Julia Turshen may be a noted author of cookbooks, but her interests span far beyond the kitchen. Turshen recently published a new cookbook that overlaps with an unlikely subject: activism and politics.  The Hudson Valley resident spoke with City & State’s Jon Lentz about the overlap between food and politics.

C&S: You’ll be speaking at City & State’s Politics of Food event on Nov. 16. What does “the politics of food” mean to you?

JT: This year I put out this book called “Feed the Resistance,” which sort of ties together politics and food, and activism and food. What I was planning to really center everything on is the question I’ve been getting the most, which is what does food have to do with politics and why would you mix those two? To me, they’re inseparable, and they’re completely about people. So to talk about that connection as people who both work in politics and food to combine those conversations and to just help everyday people understand that every decision we make about food, which are daily decisions, there are multiple decisions every day, each of those decisions is a political choice – from what we eat to where we buy the ingredients for what we cook to are we cooking, or are we going out to eat, who’s restaurant are we going to, who’s getting the loan to open that restaurant, etc., etc. So to truly understand our power as consumers, and then collectively as communities.

C&S: A description of your book “Feed the Resistance” refers to the millions who marched in January 2017, when President Donald Trump took office. Is food-related activism a recent phenomenon, or does it go back further?

JT: The answer is a little bit of both. It depends who you’re talking about. For many communities, it is generations old. For anyone whose human or civil rights have been compromised, this is nothing new. After the most recent presidential election, there was absolutely a swell in citizens understanding of injustice and how it faces them and many people in their communities. For me, my understanding of my role in the resistance and the fight against injustice became more clear to me after this election.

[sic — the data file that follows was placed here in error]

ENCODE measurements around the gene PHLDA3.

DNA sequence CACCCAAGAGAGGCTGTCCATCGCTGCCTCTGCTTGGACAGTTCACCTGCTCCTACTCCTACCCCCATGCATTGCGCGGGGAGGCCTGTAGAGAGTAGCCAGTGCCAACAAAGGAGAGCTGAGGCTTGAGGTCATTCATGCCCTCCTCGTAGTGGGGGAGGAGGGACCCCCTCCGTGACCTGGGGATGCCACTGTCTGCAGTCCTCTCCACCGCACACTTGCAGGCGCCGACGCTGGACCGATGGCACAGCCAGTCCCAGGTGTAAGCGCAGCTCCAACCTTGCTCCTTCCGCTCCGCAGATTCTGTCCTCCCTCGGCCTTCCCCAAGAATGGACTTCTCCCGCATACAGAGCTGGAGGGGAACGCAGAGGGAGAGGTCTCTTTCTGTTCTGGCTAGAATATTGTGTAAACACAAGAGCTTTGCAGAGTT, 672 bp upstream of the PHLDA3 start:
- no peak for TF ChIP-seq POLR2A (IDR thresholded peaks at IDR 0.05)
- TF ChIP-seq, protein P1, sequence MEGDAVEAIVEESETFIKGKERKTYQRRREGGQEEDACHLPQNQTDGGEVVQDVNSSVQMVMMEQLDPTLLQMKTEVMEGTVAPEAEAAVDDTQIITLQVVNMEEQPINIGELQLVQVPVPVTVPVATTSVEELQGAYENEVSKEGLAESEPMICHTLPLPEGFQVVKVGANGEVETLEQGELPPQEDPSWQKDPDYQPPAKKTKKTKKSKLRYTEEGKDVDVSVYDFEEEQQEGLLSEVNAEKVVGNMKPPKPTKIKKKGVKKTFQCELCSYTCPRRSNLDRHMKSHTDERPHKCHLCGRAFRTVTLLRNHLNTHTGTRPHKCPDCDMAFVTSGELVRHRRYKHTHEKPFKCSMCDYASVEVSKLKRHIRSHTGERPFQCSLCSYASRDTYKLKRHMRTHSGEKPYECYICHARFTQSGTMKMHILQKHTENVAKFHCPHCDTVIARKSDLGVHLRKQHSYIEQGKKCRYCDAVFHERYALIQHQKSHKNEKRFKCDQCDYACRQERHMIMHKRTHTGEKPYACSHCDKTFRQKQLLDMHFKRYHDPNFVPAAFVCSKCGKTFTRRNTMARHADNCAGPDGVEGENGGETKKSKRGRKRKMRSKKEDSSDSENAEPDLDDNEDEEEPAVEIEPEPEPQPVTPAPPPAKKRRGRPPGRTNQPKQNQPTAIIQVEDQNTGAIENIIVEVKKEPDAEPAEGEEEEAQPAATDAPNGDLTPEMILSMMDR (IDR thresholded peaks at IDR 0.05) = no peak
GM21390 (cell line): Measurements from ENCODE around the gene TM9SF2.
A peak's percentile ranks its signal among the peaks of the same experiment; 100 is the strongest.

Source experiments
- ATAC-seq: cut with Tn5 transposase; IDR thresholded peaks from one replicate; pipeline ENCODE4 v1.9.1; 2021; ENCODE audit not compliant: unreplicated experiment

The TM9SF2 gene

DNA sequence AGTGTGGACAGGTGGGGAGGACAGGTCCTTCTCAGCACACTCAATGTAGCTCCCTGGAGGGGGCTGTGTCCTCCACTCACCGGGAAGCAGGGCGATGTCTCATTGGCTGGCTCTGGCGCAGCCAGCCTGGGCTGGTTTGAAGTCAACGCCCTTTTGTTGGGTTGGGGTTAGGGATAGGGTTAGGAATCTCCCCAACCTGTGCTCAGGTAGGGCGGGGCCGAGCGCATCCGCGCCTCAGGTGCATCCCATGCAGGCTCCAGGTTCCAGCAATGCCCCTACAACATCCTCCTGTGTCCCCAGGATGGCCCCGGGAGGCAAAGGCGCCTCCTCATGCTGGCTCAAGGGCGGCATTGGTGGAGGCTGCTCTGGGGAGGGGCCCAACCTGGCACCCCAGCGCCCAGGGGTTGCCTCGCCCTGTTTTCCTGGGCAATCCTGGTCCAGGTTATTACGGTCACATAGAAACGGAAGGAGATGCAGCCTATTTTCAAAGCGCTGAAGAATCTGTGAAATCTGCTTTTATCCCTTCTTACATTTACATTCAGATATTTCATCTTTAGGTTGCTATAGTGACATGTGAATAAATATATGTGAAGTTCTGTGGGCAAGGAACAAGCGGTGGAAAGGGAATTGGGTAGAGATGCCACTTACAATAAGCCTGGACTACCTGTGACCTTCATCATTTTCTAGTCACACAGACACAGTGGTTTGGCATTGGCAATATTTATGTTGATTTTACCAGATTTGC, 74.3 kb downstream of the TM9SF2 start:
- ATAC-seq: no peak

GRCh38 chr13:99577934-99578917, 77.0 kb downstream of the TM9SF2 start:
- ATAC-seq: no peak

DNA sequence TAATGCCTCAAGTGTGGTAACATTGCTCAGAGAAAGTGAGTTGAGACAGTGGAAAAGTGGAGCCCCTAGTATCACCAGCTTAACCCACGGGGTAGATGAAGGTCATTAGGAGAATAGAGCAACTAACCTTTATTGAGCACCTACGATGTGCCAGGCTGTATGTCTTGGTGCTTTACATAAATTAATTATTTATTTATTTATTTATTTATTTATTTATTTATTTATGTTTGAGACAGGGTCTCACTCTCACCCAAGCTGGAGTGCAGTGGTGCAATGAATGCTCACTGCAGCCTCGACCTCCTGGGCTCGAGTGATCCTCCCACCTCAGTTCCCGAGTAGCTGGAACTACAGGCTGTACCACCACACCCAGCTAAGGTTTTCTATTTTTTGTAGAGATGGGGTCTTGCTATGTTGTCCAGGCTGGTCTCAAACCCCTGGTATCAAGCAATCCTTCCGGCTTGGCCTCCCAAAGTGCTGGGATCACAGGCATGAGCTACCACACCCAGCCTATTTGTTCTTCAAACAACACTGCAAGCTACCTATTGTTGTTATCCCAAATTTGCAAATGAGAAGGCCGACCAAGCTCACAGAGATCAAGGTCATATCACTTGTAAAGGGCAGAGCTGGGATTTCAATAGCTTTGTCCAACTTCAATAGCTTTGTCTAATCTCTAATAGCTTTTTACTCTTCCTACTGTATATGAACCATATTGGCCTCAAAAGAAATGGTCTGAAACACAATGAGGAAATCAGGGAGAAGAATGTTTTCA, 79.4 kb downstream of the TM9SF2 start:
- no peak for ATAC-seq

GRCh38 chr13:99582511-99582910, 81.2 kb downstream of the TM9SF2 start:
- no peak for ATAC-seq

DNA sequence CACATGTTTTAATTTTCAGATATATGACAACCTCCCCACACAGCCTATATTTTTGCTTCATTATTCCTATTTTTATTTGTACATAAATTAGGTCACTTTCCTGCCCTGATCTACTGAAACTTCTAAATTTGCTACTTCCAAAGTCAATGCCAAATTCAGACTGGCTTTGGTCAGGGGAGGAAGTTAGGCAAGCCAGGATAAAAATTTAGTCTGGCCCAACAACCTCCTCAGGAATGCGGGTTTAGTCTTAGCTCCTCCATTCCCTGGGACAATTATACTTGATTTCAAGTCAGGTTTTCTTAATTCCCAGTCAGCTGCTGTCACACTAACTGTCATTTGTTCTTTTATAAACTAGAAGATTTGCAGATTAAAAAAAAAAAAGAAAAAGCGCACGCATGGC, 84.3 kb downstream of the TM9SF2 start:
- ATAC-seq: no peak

C&S: Tell me more about the environment aspect of this.

JT: What’s so amazing about food is that it really touches on so many aspects, and the environment is a huge one. When we talk about a movement toward good food, when we talk about food justice, you can’t separate it from being aware of the environment and conscious of it and invested in things we can do to better the environment and turn some things around. They’re totally tied, especially when it comes to agriculture and farming systems and distribution of food and how it’s packaged, who has access to it.

C&S: Any more specific details about the link between food and politics?

JT: One is the connection between food justice and racial justice, which often ties to economic justice, especially when it comes to job opportunities and business opportunities and business loans and that sort of thing. There’s a huge tie between food justice and immigrants’ rights. When we talk about people in the food workforce, for the most part they tend to be immigrants, and that’s a hugely important thing. And so much of what is in my book, and what is important to me, is the way that food can build and sustain a community – even as simple as inviting neighbors over to eat and getting to know your community better. It’s a really accessible way to get involved, whether it’s volunteering at your local food pantry or soup kitchen or meal program. Food offers us so many ways to connect with people and serve our communities and it’s something I just enjoy so much.